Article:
Babe, wake up! TenTen just dropped their latest project with JazzZ, Absinthe. The album weaves Jazz into R&B, and back, in such a masterful way that listeners ought not recognize the difference from one track to the next. Absinthe, 14-tracks which lean toward the shorter end, is all the proof needed that albums don’t need a feature on every song, just well-placed features on a few. Jay Pluss, Nappy Nina, Wavy Bagels, and Lungs appear in that order, spaced out enough so that each of their takes feel sweet as their bars dance in our minds. Overall, Absinthe is such a pleasure to receive audibly, each track feeling like it’s own pocket – it’s own iteration – of a late September night in New York; from the calmness of the city streets, to the beating of one’s own heart in the recesses of darkness.
With only one co-production credit (on “Rave”, also credited to Metic and Tropico Beats), Absinthe is the latest entry into the well-versed catalog of TenTen. In 2021, he gave us his boom-bap Hip-Hop offering with Ashigaru: Dungeons of Rap. Earlier this year, he built upon that trend, with the help of Shane, the Shaman, on their joint EP, Lifestyles Of The Young, Black, and Gifted. With Absinthe, TenTen sticks to the element of Jazz that permeates throughout his discography, teetering on the border of R&B, and, occasionally, dancing back and forth across this imaginary marker.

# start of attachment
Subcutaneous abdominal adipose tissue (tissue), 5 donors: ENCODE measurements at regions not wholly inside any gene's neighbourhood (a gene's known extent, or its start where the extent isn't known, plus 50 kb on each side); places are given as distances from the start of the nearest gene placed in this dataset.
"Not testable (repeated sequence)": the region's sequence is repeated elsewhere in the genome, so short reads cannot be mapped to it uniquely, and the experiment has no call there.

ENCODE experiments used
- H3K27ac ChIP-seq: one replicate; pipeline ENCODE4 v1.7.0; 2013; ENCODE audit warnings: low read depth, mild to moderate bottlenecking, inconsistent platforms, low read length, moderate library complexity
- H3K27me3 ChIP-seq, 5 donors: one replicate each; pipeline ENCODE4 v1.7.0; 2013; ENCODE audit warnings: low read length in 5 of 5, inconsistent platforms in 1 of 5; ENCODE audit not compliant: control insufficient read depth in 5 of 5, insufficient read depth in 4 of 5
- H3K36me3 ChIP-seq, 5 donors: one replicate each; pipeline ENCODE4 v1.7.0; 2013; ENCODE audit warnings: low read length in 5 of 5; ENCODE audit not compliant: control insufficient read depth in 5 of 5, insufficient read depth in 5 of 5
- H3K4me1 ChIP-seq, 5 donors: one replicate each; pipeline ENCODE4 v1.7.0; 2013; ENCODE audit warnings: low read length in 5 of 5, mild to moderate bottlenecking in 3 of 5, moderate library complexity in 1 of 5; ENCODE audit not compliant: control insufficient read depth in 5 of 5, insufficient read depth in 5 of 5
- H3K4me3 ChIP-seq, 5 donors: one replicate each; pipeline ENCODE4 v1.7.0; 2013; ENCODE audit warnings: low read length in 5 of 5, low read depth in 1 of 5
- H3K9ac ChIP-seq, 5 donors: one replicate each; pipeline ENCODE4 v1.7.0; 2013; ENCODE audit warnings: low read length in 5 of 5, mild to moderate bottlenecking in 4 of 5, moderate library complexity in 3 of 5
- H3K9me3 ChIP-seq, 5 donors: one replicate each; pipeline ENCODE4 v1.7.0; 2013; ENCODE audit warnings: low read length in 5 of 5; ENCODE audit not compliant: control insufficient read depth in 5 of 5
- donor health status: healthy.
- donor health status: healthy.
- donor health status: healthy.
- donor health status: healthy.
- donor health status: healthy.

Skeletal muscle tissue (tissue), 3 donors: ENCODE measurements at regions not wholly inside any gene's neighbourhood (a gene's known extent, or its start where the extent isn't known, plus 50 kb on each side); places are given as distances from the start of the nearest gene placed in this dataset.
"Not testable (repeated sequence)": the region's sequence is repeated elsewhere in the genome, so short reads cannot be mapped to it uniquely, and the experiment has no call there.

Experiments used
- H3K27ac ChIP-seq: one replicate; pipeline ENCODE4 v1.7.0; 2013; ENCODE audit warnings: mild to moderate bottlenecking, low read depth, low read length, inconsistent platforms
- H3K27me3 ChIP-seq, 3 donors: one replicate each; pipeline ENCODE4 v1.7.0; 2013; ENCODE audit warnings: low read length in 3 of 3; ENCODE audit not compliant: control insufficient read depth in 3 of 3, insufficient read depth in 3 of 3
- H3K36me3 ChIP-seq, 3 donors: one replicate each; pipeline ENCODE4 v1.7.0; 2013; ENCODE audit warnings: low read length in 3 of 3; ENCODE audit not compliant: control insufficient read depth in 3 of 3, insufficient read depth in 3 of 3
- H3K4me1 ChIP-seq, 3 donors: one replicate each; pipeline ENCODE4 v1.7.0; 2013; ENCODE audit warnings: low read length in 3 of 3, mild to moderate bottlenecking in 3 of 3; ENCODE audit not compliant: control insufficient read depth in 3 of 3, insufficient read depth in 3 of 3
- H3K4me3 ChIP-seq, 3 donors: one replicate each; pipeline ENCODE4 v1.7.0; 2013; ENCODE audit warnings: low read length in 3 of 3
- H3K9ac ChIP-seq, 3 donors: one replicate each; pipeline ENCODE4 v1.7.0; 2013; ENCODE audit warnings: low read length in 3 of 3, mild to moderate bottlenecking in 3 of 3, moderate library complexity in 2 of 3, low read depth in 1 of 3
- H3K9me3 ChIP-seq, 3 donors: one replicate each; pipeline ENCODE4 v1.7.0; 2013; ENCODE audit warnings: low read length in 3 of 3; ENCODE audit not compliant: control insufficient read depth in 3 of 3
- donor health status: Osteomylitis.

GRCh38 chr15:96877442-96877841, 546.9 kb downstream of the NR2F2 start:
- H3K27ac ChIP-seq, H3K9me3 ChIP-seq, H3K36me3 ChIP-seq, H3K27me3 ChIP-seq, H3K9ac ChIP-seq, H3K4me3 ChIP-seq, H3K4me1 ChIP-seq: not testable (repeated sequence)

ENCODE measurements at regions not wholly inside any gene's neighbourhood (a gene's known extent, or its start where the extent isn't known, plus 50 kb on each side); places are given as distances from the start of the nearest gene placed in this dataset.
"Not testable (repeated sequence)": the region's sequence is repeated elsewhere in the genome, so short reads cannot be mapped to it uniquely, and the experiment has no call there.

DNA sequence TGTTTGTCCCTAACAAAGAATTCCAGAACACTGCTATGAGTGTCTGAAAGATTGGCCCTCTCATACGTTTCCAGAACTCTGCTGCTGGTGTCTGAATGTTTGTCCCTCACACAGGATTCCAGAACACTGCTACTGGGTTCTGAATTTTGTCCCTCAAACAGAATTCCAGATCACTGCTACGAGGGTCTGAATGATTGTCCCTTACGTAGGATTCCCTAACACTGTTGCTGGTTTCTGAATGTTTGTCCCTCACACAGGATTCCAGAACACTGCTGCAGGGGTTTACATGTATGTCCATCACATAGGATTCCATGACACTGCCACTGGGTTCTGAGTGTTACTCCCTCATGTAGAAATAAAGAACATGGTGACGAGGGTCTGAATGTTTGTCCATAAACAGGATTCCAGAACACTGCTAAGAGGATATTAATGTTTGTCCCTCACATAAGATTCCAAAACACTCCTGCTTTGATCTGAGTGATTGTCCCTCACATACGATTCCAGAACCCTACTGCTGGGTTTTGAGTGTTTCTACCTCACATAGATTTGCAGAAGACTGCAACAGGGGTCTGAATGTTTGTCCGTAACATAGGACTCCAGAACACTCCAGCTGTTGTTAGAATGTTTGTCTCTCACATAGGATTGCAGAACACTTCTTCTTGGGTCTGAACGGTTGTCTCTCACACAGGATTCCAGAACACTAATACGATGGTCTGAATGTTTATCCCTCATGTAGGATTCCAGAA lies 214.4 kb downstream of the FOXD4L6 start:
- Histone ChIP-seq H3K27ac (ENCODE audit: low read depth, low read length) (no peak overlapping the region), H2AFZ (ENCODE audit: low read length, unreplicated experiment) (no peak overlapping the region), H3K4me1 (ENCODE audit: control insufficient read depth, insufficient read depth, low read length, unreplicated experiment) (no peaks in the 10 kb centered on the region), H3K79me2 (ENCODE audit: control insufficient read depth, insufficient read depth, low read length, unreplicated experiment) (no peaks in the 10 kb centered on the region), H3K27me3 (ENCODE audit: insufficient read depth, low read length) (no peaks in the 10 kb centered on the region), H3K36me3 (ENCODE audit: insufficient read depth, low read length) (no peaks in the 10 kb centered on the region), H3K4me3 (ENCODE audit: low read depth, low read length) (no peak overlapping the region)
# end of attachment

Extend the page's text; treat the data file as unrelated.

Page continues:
It’s not only TenTen’s skill at switching up the instruments to create a different sound. While he creates the beats and gives us a rhythm, JazzZ’s raspy yet melodic vocals serve as the best possible conduit for the Blues she is serving up. To be honest, she adds something to his production that just seems to fit. The instrumentals alone are cool, casual, and definitely set up that “Jazz bar on a late Thursday night” sort of vibe, but JazzZ is the lead actress of this motion picture.
Let’s use “How Can I (I MIss You)” as an example. A beat consisting seemingly of a few instruments (piano, cymbals, and bass guitar), and a bit of spacing, is the perfect canvas for JazzZ and Wavy Bagels to create their story. (This is not to say that this beat in particular is “simple”, or that others on the album are “complex”; simply, it fits.) JazzZ starts off with, “How many times will I love you, yet you don’t seem satisfied?”, a feeling that a lot of people will align with. It’s not until she layers herself over the funk of the instruments, that the R&B qualities of the song start to appear, not just in sound, but lyrics and emotion as well. The next track, “These Days R,” shifts back into the Jazz scene, with a piano that is making sure to be outspoken this time around.
There’s so much to appreciate about this album, but you can’t do that until you have listened to it. Don’t be the guy running to catch a train, completely missing the opportunity to listen to and experience true artistry. Let JazzZ sing the song of your soul, while TenTen creates the ambiance around which this nexus of space, time, and sound exists.